Worse yet is when I travel to a city having one of those great massive bookstores. I invariably end up spending the better part of an entire day perusing the bookshelves. The Strand in NYC and Powell's in Portland leap to mind.
Much as I like them, though, books tend to make lousy prior art.
This is not to say that there's not likely some good prior art out there in book form. The hard-copy paper-and-binding medium, though, presents some serious problems for examiners that prevents their widespread use as prior art.
The biggest problem is identifying useful prior art in books in the first place. Since they're not in electronic form, there's obviously no way to perform an automated search on them. An examiner has to first have a strong suspicion that there's something useful in a particular book before they're going to seek it out. Usually this happens when the book has been cited in other relevant prior art.
The examiner then has to find out if the library has got a copy of the book. If not, they can file a request for an inter-library loan (which generally takes about a week or so).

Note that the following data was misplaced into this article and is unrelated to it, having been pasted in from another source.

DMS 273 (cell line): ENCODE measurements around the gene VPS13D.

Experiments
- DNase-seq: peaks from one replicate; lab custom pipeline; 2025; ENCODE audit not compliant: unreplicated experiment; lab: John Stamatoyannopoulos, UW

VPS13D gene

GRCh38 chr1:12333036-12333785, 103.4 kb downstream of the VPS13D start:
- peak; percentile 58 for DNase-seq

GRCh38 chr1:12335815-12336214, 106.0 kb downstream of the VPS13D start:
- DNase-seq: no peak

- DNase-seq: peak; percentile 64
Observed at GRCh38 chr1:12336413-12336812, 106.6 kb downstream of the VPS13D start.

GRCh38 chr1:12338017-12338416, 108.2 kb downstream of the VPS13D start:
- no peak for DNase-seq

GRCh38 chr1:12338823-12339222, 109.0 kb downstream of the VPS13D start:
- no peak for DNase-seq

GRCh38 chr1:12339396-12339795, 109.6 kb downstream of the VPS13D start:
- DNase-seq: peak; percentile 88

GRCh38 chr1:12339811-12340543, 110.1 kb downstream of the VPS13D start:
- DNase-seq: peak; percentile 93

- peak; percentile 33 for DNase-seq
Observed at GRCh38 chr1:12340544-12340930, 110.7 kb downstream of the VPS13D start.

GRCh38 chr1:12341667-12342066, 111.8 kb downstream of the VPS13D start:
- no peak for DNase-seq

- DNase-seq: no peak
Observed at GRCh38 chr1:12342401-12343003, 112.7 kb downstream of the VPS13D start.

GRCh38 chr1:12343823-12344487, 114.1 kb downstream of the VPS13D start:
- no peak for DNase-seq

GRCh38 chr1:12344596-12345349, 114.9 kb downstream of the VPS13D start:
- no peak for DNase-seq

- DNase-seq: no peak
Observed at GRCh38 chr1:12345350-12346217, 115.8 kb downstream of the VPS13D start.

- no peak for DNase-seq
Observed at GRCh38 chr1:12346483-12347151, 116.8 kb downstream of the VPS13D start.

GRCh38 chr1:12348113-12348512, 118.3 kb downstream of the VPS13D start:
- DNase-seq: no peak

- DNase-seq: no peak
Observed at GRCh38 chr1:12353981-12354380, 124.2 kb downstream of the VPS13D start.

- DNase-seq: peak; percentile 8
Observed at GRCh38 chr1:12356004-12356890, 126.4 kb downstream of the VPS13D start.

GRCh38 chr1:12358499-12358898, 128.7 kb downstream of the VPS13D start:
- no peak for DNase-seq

Once (and if) they manage to get a copy of the book (I usually have been able to, but not always), the examiner then needs to read the thing, or at least skim it well enough to determine if it is useful as prior art.
Then, if it is useful, the examiner has to take the time to photocopy the relevant parts of the book, or sometimes the entire thing. (I'm sure somebody has worked out all that silly copyright stuff, right? I've often wondered...) This is truly mind-numbing work, believe me. I've gotten pretty good at doing it efficiently, but a few hundred pages will still take well over an hour.
Before the advent of electronic Office actions, the examiner would be done at this point, but today they need to take the additional step of scanning the photocopied book to create a pdf version that can be submitted with the electronic Office action.
Since examiners are given a limited amount of time to perform their examination, taking the extra time to pursue prior art in book form is not a very attractive option. This is one reason why attorneys might not see books used as prior art all that often.
So when I read stories in the press about Google wanting to digitize every book ever printed, I'm tempted to say more power to them. Of course, digitizing books would introduce a whole new category of prior art that can be easily searchable, resulting in more prior art that needs to be considered, so it would certainly present a mixed blessing.